I liked them all, but the most impressive for showing what both Dry Creek Valley and the Untis can produce was the Unti Vineyards 2008 Dry Creek Valley Grenache. This is the grape that in France's southern Rhône Valley provides the foundation for three styles of immensely popular and esteemed wines, the meaty and complex red Châteauneuf-du-Pape, the dry and angular rosés of Tavel and the tawny dessert wine Banyuls.

In California, vintners are producing mixed but encouraging results with grenache. At Unti Vineyards, the family models its interpretation more or less on Châteauneuf-du-Pape, blending in 13 percent mourvèdre and 12 percent syrah.

The result is an intensely colored, forthrightly aromatic and sweetly fruity wine. It's dry and medium-bodied, and just pops with fresh fruit, pepper spice, a touch of smoke and a suggestion of chalkiness. The overall impression is seamless. It's ready to drink now but should age gracefully for the next three years.

Undaunted by a challenging growing year – spring frost and a relatively long and cool summer punctuated with extreme high temperatures – the Untis had to work the fruit diligently to pull from it such a composed and clean wine.

Customarily, they drop around half of the maturing crop of grenache to concentrate flavors and better assure even ripening without sacrificing acidity in the remaining bunches. In 2008, however, recognizing that the harvest would commence later than usual, they dropped two-thirds of the bunches in hopes that surviving fruit would mature fully.

Other steps they took in hopes of producing a grenache that would measure up to their usual standards included draining off 10 percent to 15 percent of the initial juice to intensify color and structure in the juice that remained. As usual, the resulting wine was aged in 620-gallon foudres, unusually large barrels favored in the Rhône Valley for minimizing oak extraction and oxidation, explains Unti.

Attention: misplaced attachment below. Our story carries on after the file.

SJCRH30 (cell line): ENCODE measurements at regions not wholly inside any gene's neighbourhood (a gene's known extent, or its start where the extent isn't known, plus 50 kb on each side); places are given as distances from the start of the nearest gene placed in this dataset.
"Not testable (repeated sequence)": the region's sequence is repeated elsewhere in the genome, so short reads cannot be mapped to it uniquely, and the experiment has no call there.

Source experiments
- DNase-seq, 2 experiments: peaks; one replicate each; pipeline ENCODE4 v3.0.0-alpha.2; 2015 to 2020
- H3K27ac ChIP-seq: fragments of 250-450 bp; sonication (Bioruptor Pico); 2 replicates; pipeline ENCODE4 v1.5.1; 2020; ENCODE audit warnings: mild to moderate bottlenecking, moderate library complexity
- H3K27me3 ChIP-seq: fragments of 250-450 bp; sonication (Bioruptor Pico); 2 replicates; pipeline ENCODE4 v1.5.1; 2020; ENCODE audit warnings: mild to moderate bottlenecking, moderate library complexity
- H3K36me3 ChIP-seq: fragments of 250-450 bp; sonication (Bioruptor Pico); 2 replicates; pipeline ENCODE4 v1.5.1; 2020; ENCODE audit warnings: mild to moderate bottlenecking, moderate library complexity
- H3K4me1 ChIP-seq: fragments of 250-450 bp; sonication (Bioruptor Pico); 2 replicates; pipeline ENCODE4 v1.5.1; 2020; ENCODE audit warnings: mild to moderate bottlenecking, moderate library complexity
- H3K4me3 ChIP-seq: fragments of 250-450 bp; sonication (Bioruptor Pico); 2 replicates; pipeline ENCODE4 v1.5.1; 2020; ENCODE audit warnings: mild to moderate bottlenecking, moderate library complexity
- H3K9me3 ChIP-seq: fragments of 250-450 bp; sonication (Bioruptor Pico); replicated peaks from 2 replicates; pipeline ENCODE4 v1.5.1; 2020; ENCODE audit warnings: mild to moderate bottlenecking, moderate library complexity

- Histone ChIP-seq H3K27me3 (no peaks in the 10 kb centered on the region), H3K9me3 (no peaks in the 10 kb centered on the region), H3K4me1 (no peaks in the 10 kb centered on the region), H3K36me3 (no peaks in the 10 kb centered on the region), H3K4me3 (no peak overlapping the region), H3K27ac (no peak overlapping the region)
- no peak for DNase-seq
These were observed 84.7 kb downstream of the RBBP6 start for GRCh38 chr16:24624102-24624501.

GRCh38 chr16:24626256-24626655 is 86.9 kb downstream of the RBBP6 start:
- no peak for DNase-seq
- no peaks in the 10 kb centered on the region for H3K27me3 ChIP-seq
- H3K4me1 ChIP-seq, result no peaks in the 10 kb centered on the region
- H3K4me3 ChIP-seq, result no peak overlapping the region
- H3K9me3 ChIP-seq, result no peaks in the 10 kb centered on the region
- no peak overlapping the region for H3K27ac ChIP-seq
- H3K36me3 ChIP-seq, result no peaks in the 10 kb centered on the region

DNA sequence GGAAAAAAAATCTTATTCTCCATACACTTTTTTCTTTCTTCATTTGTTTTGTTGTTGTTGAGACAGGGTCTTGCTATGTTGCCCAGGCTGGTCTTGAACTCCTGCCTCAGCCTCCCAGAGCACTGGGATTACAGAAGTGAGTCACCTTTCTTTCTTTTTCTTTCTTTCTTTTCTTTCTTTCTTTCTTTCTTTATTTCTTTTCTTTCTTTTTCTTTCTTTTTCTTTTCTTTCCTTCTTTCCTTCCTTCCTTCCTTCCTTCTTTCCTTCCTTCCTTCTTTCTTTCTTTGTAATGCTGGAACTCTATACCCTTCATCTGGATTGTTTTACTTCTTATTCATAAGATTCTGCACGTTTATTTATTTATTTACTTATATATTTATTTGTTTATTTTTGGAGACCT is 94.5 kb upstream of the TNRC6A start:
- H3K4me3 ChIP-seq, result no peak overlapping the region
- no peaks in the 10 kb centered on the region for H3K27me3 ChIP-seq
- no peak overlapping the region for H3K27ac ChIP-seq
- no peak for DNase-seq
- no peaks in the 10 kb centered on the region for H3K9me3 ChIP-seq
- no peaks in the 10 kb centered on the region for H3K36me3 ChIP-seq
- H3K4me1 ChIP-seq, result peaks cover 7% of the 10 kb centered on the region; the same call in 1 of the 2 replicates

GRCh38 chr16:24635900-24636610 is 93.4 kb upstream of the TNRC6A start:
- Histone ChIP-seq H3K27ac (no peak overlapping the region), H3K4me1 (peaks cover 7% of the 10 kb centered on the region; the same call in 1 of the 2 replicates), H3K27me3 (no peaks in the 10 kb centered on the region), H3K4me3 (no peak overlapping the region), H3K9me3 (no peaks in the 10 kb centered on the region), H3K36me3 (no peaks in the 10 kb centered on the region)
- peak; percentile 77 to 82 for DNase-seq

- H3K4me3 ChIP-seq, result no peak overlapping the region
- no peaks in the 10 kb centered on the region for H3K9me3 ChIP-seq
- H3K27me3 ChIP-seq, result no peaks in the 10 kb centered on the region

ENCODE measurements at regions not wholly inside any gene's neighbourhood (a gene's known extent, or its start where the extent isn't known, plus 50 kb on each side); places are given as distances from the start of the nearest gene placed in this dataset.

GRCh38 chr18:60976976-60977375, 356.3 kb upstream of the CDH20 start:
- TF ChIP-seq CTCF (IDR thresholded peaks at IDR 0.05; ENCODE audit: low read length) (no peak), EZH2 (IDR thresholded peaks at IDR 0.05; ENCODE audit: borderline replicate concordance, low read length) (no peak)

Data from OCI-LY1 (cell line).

All that effort is paying off in a grenache that speaks loudly and clearly of a bright future for the variety in Dry Creek Valley, especially on the Unti estate.

Unti Vineyards

2008 Dry Creek Valley Grenache

By the numbers: 14.5 percent alcohol, 715 cases, $26

Context: While tannins in grenache generally are low to moderate, the wine can be full-bodied, in part for its alcohol. Thus, Unti recommends it be poured with dishes based on lamb, duck or game. For more everyday fare, he suggests that chicken seasoned fairly strongly with herbs be grilled and then served with the grenache.

Availability: Unti wines periodically have been available at wine shops in the Sacramento area, but not lately, though Mick Unti is hoping to correct that this winter. In the meantime, the wine can be ordered through Whole Foods Market or purchased at the winery and through its website, www.untivineyards.com.

Information: The tasting room at Unti Vineyards, 4202 Dry Creek Road, in Healdsburg is open daily 10 a.m.-4 p.m. by appointment only. To schedule a visit, call (707) 433-5590 or email gina@untivineyards.com. alex@untivineyards.com, mickunti@untivineyards

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Read more articles by Mike Dunne